April 2012: Sizing Up Obama’s Record on Judicial Nominations


Washington Watch | April 2012
By Bruce Moyer

Judicial vacancies remain a constant focus of the Federal Bar Association. Lapses in the filling of judgeships result in higher caseload demands on existing judges as well as delay in the hearing of cases, especially on the civil side. The administration of justice suffers when judgeships go unfilled, especially for extensive periods of time. That's why the FBA has devoted extensive effort toward encouraging the President and Congress to devote their best efforts toward keeping the federal bench filled.

Judicial vacancies have heightened especially during the last three years. During the first two years, a slow stream of judicial nominations from the Obama White House and aggressive procedural obstruction in the Senate produced near-record numbers of judicial vacancies at the circuit and district court levels. Over the past year, conditions improved. The White House picked up the pace in nominating candidates, and the Senate cleared a higher number of judicial nominees than it did in the two preceding years. During 2011 alone, the Senate confirmed over half of all the district judges it approved to the bench during the entire three years of the Obama administration (53 of 97).

Over the past three years, the Senate has confirmed 97 of Obama's district court nominees and 25 of his circuit court picks, giving the President 41 fewer district judges and four fewer circuit court appointees than President George W. Bush had at this point in his presidency. In circuit judge nominations, Obama has made five more circuit nominations than President Bill Clinton did, but 12 fewer than Bush, who submitted 49 appellate nominations by this point in his presidency, according to data compiled by Russell Wheeler, the Brookings Institution's expert on U.S. courts.

At the end of the third year of their first terms in 1995 and 2003, respectively, the Clinton and Bush administrations had reduced the number of judicial vacancies they had inherited from their predecessors. This contrasts with the Obama record, under whom vacancies on district courts have skyrocketed. (Circuit court vacancies have remained roughly the same.) The number of district judge vacancies fell from 90 to 50 during the Clinton administration and from 54 to 35 during the Bush administration. But under the Obama administration, the number of district court vacancies during the same period rose from 41 to 65.

In a recent study, Wheeler suggests that the increase in vacancies on district courts stems from two factors: fewer nominations by Obama, compared to Clinton and Bush, and a spike in the number of judges who took senior status in the first three years of the Obama administration. During those three years, 92 judges took senior status, compared to 72 and 70 in the Clinton and Bush administrations, respectively. "Had district judges taken senior status in Obama's first three years at the same rate they did under Clinton or Bush, there would have been almost no increase in vacancies, and had he made more nominations, and gotten fewer confirmations, the number of vacancies would have decreased," Wheeler observes. Obama made 32 more district nominations than Bush at this same point in their terms, and 46 fewer than Clinton, according to Wheeler.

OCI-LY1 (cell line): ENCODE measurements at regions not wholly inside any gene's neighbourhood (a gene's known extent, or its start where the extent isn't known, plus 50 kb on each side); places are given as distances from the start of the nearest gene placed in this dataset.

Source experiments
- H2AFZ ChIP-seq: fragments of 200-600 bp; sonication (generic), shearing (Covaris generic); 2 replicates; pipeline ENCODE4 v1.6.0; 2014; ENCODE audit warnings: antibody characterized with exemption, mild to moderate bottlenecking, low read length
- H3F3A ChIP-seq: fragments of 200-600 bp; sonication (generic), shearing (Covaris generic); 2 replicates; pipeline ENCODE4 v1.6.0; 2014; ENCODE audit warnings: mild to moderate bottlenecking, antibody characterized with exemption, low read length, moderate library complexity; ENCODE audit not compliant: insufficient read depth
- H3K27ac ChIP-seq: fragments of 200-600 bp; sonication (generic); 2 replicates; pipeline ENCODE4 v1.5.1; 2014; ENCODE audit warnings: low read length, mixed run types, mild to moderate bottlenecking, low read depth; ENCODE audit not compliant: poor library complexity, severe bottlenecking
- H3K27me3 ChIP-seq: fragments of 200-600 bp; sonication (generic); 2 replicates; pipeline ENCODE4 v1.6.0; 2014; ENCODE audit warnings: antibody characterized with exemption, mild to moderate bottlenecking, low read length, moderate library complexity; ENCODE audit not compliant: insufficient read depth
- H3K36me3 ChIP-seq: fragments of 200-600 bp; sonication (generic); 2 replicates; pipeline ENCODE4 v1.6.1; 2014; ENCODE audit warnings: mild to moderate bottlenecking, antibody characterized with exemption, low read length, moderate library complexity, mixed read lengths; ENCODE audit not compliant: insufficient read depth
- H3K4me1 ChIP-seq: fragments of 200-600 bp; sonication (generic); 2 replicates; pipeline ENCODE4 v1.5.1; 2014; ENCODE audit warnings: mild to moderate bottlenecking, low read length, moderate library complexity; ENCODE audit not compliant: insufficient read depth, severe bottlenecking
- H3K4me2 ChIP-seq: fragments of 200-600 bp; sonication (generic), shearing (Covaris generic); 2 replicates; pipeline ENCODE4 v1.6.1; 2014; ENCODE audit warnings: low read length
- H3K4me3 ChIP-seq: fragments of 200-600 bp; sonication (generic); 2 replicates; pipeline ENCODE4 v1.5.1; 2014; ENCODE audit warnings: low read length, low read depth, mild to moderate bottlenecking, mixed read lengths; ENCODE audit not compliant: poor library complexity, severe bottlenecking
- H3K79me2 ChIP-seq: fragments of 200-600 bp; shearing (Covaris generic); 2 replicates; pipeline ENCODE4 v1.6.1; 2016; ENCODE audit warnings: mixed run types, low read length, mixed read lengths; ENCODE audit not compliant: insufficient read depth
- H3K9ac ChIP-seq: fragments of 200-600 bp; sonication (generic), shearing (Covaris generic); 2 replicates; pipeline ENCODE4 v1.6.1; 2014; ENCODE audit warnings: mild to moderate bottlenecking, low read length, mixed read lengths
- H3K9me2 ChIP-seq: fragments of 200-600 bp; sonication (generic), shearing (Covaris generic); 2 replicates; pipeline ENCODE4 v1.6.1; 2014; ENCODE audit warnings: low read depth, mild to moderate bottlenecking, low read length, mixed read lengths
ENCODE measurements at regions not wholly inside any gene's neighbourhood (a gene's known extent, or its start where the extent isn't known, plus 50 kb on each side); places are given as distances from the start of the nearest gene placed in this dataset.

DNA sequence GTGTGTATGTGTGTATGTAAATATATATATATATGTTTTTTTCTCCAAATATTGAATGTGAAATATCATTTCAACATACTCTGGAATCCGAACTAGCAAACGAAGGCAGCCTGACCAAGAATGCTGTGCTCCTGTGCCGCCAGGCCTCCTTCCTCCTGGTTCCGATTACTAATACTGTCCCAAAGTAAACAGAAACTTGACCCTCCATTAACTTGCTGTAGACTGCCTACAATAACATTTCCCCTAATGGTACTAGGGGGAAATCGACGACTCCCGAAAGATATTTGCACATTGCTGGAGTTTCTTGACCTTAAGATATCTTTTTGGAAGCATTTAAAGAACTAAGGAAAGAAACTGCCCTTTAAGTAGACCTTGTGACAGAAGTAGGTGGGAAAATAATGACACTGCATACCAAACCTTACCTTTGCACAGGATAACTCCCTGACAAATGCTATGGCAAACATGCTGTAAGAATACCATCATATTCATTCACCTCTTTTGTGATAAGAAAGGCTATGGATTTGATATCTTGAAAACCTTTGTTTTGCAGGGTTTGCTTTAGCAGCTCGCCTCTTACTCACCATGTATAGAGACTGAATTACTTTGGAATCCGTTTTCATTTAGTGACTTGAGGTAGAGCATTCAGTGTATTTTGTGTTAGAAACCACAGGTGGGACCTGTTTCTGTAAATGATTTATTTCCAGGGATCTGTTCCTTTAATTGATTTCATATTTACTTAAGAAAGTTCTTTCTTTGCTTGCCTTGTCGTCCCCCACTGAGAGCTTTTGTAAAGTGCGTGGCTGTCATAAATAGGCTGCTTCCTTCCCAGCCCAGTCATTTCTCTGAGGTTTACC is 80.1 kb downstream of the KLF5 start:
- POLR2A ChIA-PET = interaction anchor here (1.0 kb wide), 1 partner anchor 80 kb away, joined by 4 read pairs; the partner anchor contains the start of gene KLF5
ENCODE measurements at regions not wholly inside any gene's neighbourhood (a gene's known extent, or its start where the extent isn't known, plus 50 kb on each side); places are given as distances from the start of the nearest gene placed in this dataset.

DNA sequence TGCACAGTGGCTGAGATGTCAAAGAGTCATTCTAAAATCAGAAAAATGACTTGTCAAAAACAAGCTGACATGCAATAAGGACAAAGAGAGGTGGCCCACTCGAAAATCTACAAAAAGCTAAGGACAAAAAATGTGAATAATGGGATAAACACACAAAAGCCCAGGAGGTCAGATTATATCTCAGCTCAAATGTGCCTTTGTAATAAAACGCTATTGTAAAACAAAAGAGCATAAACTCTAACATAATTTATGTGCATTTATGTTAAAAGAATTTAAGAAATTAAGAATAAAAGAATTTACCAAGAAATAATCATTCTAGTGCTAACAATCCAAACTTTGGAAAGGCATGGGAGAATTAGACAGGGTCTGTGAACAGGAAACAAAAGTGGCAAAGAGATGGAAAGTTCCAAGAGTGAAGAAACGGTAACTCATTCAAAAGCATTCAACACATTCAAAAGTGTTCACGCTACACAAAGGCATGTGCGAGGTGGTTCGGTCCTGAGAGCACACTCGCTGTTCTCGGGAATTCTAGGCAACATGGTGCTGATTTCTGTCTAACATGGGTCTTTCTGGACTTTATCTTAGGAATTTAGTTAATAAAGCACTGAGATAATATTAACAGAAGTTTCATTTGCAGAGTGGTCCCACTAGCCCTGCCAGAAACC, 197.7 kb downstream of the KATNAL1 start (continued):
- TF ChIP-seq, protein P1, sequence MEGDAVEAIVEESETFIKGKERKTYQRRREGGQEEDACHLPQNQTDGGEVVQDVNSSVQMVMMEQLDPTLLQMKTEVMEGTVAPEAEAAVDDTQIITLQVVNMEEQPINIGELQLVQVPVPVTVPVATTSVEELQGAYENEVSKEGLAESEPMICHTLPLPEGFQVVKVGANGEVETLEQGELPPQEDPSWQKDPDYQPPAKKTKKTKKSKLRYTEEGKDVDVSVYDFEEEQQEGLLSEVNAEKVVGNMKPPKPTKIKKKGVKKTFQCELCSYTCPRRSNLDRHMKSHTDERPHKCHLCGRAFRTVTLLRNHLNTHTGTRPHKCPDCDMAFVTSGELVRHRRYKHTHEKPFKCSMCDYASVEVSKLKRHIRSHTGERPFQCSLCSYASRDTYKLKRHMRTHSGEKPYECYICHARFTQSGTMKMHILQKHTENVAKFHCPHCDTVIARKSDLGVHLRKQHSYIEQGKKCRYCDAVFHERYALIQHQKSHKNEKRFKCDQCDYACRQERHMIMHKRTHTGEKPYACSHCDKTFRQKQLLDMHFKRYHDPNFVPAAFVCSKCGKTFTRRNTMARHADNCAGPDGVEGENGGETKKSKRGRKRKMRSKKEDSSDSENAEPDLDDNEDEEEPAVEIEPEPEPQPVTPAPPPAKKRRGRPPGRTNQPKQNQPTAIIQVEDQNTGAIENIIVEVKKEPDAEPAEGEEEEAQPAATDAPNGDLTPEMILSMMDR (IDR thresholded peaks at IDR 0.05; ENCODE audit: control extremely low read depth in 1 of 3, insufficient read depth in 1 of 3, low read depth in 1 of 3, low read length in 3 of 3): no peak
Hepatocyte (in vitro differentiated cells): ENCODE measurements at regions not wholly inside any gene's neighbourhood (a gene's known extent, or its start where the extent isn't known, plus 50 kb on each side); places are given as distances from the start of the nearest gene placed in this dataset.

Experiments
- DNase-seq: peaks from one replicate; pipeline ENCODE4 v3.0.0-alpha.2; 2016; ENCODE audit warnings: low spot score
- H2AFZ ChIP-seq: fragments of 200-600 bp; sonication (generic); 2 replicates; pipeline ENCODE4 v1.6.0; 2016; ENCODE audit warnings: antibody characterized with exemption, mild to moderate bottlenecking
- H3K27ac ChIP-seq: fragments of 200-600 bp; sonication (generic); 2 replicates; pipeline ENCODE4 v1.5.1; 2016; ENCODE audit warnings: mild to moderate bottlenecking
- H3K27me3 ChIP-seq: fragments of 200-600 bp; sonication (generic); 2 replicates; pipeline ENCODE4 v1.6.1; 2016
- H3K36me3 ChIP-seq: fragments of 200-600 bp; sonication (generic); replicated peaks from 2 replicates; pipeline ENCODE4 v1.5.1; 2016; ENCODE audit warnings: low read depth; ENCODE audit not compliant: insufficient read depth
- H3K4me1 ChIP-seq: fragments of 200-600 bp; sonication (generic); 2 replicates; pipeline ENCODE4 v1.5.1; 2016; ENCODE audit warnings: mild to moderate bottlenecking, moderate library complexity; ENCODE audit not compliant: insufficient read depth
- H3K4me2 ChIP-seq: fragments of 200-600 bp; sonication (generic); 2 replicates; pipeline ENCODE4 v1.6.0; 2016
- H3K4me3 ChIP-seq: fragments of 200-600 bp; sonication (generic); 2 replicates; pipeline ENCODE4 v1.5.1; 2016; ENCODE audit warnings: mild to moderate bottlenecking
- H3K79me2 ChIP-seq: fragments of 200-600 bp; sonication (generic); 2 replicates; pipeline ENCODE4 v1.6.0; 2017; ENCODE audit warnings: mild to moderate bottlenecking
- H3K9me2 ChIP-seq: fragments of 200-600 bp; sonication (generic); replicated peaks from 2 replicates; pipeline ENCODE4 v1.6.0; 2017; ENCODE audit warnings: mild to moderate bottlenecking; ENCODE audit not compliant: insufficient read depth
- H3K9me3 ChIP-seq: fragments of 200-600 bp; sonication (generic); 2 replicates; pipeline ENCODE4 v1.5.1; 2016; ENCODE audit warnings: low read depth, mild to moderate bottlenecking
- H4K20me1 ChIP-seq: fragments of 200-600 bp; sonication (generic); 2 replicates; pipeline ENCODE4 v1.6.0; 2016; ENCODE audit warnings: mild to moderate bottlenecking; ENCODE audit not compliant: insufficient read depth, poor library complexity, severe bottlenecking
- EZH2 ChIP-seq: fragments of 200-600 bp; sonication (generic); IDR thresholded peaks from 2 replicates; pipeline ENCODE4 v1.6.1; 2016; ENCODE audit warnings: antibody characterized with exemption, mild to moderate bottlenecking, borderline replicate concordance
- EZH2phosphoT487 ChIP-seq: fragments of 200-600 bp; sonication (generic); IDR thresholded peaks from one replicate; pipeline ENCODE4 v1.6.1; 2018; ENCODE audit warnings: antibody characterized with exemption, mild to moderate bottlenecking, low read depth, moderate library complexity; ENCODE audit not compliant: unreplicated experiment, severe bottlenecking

Why the slow pace in the nomination of district judge nominees by the Obama White House? Wheeler suggests that divisions between the administration and home-state senators, Republicans and Democrats alike, over candidates, as well as initial disorganization in the Obama administration's judicial nomination machinery, contributed to the delay. He also points out that, even though President Obama's nominees received Senate confirmation hearings more quickly than did those during George W. Bush's administration, the nominees have waited longer, overall, to be confirmed. Three of Clinton's 151 confirmations of district judges took longer than 180 days, whereas 51 of Obama's 97 confirmations took 180 days or longer.

Has Obama changed the political appointee-majorities of the courts? When Obama assumed office, Republican appointee majorities existed in nine of the 13 courts of appeals; six had at least twice as many Republican appointees as Democratic appointees. Over the last three years, appeals courts with Republican appointee majorities have declined from nine to seven, and those with especially strong Republican majorities have gone from six to three.

Looking ahead, the conventional wisdom is that, during the fourth year of a presidency, fewer nominees clear the confirmation finish line. The minority party is inclined to dig in its heels further, preferring to keep open judgeships vacant, with the chance that they may be filled by their party's president a year from now. History during the past two administrations does not necessarily bear that out. In 1996, the Republican-controlled Senate confirmed 18 of Clinton's nominees for district judgeships (16 in July alone) and two nominees for circuit judgeships. In 2004, another Republican-controlled Senate confirmed 30 Bush nominees for district court and five nominees for circuit court. Will history continue to repeat itself?

Bruce Moyer is government relations counsel for the FBA. © 2012 Bruce Moyer. All rights reserved.

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